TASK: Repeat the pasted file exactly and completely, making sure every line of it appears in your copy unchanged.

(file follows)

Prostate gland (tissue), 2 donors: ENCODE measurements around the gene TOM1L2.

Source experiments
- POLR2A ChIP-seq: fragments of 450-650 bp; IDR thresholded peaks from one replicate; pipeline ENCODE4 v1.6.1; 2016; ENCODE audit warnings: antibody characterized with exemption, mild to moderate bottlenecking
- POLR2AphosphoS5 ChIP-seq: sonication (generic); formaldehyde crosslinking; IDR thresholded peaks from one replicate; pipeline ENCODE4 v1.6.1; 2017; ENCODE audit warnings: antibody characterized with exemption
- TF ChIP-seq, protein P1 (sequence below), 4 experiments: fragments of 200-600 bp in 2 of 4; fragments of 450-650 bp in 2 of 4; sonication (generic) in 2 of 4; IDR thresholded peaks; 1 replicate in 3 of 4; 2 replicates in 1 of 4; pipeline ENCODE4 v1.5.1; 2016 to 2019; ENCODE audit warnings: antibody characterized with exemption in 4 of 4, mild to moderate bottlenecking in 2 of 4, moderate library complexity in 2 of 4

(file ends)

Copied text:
Prostate gland (tissue), 2 donors: ENCODE measurements around the gene TOM1L2.

Source experiments
- POLR2A ChIP-seq: fragments of 450-650 bp; IDR thresholded peaks from one replicate; pipeline ENCODE4 v1.6.1; 2016; ENCODE audit warnings: antibody characterized with exemption, mild to moderate bottlenecking
- POLR2AphosphoS5 ChIP-seq: sonication (generic); formaldehyde crosslinking; IDR thresholded peaks from one replicate; pipeline ENCODE4 v1.6.1; 2017; ENCODE audit warnings: antibody characterized with exemption
- TF ChIP-seq, protein P1 (sequence below), 4 experiments: fragments of 200-600 bp in 2 of 4; fragments of 450-650 bp in 2 of 4; sonication (generic) in 2 of 4; IDR thresholded peaks; 1 replicate in 3 of 4; 2 replicates in 1 of 4; pipeline ENCODE4 v1.5.1; 2016 to 2019; ENCODE audit warnings: antibody characterized with exemption in 4 of 4, mild to moderate bottlenecking in 2 of 4, moderate library complexity in 2 of 4